|2020-09-01 来源： 中国石化新闻网|
冯娟 摘译自 MENAFN
Oil Price Outlook Mired by Rebound in Crude Production
The price of oil pulls back from a fresh monthly high ($43.78) even though US Crude Inventories contract for six consecutive weeks, and energy prices may continue to consolidate over the coming days as the Organization of the Petroleum Exporting Countries (OPEC) gradually rollback the voluntary production cuts in response to COVID-19.
The price of oil may continue to retrace the decline from the March high ($48.66) as it breaks out of the range bound price action from earlier this month, with the developments coming out of the Joint Ministerial Monitoring Committee (JMMC) meeting doing little to detail the recovery in crude prices even though OPEC and its allies 'observed that there are some signs of gradually improving market conditions, including the inventory build in July 2020 being reversed and the lessening of the gap between global oil demand and supply.'
It seems as though as OPEC and its allies will continue to coordinate throughout the remainder of the year as the press rerelease from the August JMMC meeting emphasizes the 'ongoing positive contributions of the Declaration of Cooperation (DoC) in supporting a rebalancing of the global oil market,' but the expiration of the COVID-19 compensation mechanism may rattle the recovery in crude prices as companies like Lukoil, one of Russia's largest oil producer, increased production in earlier August according to the company's second quarter earnings report.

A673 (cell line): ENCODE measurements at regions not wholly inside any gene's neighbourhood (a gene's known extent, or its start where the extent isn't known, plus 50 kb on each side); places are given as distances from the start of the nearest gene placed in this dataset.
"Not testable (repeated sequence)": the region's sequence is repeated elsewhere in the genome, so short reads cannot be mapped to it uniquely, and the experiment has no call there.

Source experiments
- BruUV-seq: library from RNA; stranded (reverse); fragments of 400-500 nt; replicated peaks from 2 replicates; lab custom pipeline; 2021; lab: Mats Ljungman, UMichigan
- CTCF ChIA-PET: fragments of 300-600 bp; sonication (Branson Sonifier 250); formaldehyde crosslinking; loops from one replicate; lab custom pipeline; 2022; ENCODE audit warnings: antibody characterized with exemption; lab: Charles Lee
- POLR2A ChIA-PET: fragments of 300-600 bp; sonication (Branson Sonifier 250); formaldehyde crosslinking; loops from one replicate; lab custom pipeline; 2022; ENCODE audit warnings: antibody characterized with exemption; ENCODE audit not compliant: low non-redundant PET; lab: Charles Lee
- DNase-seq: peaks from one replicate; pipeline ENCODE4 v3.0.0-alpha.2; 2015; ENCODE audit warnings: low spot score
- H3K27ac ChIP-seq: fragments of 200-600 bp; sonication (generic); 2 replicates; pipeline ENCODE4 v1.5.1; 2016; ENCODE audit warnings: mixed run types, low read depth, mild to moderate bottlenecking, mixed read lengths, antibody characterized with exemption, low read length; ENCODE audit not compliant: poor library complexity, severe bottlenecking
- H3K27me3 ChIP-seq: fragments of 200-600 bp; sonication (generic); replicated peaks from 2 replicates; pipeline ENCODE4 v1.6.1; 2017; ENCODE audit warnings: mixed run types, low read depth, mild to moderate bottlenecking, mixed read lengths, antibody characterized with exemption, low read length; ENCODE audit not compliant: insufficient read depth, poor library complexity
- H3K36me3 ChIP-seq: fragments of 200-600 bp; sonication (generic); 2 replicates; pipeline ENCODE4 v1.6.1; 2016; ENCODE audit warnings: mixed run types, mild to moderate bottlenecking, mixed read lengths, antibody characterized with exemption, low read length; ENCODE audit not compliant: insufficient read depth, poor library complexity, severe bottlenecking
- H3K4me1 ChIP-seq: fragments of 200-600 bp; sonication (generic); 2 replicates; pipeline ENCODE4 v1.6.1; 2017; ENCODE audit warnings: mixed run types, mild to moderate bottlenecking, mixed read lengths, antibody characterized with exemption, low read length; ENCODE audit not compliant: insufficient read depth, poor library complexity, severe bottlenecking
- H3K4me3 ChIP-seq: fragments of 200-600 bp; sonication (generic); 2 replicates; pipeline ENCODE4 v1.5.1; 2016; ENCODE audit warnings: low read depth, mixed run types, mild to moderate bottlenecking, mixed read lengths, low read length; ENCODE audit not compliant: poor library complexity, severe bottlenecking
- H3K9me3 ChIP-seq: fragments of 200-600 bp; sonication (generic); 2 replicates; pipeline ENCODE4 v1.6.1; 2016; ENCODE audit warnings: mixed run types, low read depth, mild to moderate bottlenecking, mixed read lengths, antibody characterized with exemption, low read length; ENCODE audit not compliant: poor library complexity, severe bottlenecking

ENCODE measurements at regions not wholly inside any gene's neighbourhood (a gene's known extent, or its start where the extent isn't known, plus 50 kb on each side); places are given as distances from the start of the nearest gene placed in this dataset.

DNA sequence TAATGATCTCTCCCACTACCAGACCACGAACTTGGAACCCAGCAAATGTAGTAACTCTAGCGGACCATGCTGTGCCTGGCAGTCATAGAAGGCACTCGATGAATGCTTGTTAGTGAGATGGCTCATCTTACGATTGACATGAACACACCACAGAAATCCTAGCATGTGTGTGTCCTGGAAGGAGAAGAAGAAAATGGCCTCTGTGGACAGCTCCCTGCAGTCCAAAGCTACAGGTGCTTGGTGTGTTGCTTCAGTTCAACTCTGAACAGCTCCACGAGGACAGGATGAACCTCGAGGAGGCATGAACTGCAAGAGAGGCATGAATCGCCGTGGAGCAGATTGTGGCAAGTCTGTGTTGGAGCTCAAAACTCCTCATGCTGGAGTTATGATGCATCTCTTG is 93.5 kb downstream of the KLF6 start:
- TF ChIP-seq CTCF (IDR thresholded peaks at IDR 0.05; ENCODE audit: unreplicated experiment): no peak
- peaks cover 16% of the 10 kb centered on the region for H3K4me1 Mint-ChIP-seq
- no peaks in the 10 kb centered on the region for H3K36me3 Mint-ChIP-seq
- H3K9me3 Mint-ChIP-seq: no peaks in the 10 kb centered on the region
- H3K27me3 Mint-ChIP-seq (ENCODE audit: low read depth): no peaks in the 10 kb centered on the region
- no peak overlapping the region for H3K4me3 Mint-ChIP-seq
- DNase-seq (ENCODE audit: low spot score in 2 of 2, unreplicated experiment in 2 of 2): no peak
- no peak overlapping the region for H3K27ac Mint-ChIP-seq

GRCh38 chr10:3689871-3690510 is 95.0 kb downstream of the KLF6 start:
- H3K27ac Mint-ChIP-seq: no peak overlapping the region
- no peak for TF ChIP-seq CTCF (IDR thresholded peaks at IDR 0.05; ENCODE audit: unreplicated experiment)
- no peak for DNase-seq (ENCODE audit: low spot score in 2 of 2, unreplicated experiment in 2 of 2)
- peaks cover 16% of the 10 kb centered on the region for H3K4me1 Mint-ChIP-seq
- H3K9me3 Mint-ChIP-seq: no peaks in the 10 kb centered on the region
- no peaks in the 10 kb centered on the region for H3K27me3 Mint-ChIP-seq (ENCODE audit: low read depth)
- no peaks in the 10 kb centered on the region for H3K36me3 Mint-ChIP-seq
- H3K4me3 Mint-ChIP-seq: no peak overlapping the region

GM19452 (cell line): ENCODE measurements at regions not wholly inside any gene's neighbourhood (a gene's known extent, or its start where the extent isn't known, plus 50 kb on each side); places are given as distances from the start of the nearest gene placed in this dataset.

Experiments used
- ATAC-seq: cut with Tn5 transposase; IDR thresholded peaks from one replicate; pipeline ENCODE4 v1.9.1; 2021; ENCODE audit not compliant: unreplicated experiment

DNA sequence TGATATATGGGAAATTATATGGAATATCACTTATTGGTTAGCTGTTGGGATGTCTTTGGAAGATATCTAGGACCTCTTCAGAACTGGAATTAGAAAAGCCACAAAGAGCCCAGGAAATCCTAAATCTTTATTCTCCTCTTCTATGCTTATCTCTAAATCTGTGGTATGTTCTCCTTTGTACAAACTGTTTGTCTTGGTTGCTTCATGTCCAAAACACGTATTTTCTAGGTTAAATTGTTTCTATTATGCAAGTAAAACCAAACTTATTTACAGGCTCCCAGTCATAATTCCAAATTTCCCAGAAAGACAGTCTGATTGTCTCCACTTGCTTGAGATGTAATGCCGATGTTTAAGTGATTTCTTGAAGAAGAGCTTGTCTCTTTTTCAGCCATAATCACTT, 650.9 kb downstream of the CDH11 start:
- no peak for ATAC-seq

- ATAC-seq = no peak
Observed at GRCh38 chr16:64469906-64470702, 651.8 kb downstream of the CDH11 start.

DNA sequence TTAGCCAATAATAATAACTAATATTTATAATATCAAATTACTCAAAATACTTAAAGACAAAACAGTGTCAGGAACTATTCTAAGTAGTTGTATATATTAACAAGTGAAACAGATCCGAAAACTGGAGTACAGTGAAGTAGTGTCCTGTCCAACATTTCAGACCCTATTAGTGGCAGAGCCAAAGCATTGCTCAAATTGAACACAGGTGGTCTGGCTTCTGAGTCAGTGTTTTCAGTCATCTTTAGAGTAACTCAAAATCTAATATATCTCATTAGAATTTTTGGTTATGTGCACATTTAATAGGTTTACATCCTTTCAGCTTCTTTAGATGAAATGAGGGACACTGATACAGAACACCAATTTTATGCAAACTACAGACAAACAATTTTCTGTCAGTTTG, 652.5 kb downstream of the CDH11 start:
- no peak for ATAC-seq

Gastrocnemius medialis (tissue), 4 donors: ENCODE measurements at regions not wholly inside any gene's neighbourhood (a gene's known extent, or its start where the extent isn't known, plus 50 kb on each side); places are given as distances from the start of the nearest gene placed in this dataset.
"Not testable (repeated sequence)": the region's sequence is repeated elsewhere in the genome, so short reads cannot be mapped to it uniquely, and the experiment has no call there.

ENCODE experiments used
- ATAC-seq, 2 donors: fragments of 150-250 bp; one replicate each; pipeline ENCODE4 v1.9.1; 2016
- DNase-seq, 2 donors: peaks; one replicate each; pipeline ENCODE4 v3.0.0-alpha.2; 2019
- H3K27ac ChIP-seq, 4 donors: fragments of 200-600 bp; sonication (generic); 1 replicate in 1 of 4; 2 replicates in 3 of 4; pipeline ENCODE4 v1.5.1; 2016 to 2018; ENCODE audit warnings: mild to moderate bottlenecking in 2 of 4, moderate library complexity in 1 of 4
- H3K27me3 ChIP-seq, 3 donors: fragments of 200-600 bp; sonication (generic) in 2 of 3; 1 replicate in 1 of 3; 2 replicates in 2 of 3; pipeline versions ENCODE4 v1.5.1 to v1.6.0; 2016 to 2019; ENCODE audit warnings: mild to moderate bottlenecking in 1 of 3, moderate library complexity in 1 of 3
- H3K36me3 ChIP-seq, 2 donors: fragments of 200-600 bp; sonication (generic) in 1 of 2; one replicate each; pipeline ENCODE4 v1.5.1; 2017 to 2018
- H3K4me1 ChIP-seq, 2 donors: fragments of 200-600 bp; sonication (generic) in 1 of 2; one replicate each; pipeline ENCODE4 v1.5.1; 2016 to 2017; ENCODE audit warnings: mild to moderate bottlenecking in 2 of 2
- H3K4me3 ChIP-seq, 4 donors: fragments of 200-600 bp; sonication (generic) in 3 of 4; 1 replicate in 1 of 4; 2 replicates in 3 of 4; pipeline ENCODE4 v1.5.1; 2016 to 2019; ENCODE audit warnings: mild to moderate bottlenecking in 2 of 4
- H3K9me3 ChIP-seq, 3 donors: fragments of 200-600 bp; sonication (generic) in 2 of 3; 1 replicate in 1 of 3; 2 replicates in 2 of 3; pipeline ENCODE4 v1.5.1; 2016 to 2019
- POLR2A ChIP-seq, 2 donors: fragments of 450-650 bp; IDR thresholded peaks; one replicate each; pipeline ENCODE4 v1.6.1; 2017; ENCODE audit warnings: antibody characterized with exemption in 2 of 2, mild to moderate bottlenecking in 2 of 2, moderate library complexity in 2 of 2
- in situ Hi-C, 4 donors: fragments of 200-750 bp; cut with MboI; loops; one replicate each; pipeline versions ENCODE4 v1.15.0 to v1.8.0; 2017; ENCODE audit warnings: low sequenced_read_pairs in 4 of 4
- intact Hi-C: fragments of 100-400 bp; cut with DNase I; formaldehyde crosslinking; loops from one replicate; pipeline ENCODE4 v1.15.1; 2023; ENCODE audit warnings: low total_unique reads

It remains to be seen if demand will continue to recover ahead of the next JMMC meeting scheduled for September 16-17 as OPEC's most recent Monthly Oil Market Report (MOMR) states that 'world oil demand in 2020 is estimated to decrease by 9.1 mb/d, adjusted lower by around 0.1 mb/d ascompared to last month's assessment.'
The update goes onto say that 'the downward revision is mainly to reflect weaker-than-expected data in 2Q20 in a few non-OECD countries, in addition to considering the recent adjustment to global GDP in 2020 from -3.7% in July to -4.0% in August.'
In turn, little signs of a V-shape recovery may produce headwinds for oil despite the ongoing contraction in US Crude Inventories as global production appears to have bottomed in August.
In fact, US stockpiles narrowed 4689K in the week ending August 21 after contracting 1632K the week prior, but the fresh figures coming out of the Energy Information Energy (EIA) showed production increasing for the first time since late-February, with weekly output climbing to 10,800K b/d from 10,700K b/d in the week ending August 14.
With that said, a further rebound in crude production may drag on the price of oil as signs of a protracted recovery dampens the outlook for global demand.